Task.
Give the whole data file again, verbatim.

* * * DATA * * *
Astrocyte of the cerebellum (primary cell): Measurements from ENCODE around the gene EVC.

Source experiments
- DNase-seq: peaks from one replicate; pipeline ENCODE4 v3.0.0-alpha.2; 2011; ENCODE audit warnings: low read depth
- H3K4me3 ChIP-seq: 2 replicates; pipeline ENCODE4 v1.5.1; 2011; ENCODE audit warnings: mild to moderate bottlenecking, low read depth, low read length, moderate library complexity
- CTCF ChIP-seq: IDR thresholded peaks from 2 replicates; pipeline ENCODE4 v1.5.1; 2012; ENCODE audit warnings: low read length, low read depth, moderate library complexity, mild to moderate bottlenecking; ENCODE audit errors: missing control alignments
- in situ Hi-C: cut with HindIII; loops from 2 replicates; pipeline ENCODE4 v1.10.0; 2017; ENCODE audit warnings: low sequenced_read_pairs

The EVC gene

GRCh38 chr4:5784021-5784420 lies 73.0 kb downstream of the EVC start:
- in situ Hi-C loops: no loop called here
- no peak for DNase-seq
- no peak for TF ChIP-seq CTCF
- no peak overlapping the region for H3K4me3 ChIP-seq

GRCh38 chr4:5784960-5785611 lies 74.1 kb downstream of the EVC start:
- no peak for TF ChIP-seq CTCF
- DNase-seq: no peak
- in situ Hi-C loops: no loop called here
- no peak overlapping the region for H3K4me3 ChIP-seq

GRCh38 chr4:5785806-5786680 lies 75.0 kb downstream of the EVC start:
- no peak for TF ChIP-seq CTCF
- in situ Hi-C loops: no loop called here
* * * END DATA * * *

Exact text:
Astrocyte of the cerebellum (primary cell): Measurements from ENCODE around the gene EVC.

Source experiments
- DNase-seq: peaks from one replicate; pipeline ENCODE4 v3.0.0-alpha.2; 2011; ENCODE audit warnings: low read depth
- H3K4me3 ChIP-seq: 2 replicates; pipeline ENCODE4 v1.5.1; 2011; ENCODE audit warnings: mild to moderate bottlenecking, low read depth, low read length, moderate library complexity
- CTCF ChIP-seq: IDR thresholded peaks from 2 replicates; pipeline ENCODE4 v1.5.1; 2012; ENCODE audit warnings: low read length, low read depth, moderate library complexity, mild to moderate bottlenecking; ENCODE audit errors: missing control alignments
- in situ Hi-C: cut with HindIII; loops from 2 replicates; pipeline ENCODE4 v1.10.0; 2017; ENCODE audit warnings: low sequenced_read_pairs

The EVC gene

GRCh38 chr4:5784021-5784420 lies 73.0 kb downstream of the EVC start:
- in situ Hi-C loops: no loop called here
- no peak for DNase-seq
- no peak for TF ChIP-seq CTCF
- no peak overlapping the region for H3K4me3 ChIP-seq

GRCh38 chr4:5784960-5785611 lies 74.1 kb downstream of the EVC start:
- no peak for TF ChIP-seq CTCF
- DNase-seq: no peak
- in situ Hi-C loops: no loop called here
- no peak overlapping the region for H3K4me3 ChIP-seq

GRCh38 chr4:5785806-5786680 lies 75.0 kb downstream of the EVC start:
- no peak for TF ChIP-seq CTCF
- in situ Hi-C loops: no loop called here